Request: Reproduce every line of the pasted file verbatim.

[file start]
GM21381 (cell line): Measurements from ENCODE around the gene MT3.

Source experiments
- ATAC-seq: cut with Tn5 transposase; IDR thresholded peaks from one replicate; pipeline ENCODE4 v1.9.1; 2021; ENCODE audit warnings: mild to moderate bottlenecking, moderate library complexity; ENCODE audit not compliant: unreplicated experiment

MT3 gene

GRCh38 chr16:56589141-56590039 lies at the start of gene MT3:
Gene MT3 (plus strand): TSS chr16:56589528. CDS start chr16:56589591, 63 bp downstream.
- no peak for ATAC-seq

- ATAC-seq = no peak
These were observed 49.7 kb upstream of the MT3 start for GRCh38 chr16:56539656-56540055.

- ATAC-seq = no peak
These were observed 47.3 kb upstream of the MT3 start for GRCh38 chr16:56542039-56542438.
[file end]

GM21381 (cell line): Measurements from ENCODE around the gene MT3.

Source experiments
- ATAC-seq: cut with Tn5 transposase; IDR thresholded peaks from one replicate; pipeline ENCODE4 v1.9.1; 2021; ENCODE audit warnings: mild to moderate bottlenecking, moderate library complexity; ENCODE audit not compliant: unreplicated experiment

MT3 gene

GRCh38 chr16:56589141-56590039 lies at the start of gene MT3:
Gene MT3 (plus strand): TSS chr16:56589528. CDS start chr16:56589591, 63 bp downstream.
- no peak for ATAC-seq

- ATAC-seq = no peak
These were observed 49.7 kb upstream of the MT3 start for GRCh38 chr16:56539656-56540055.

- ATAC-seq = no peak
These were observed 47.3 kb upstream of the MT3 start for GRCh38 chr16:56542039-56542438.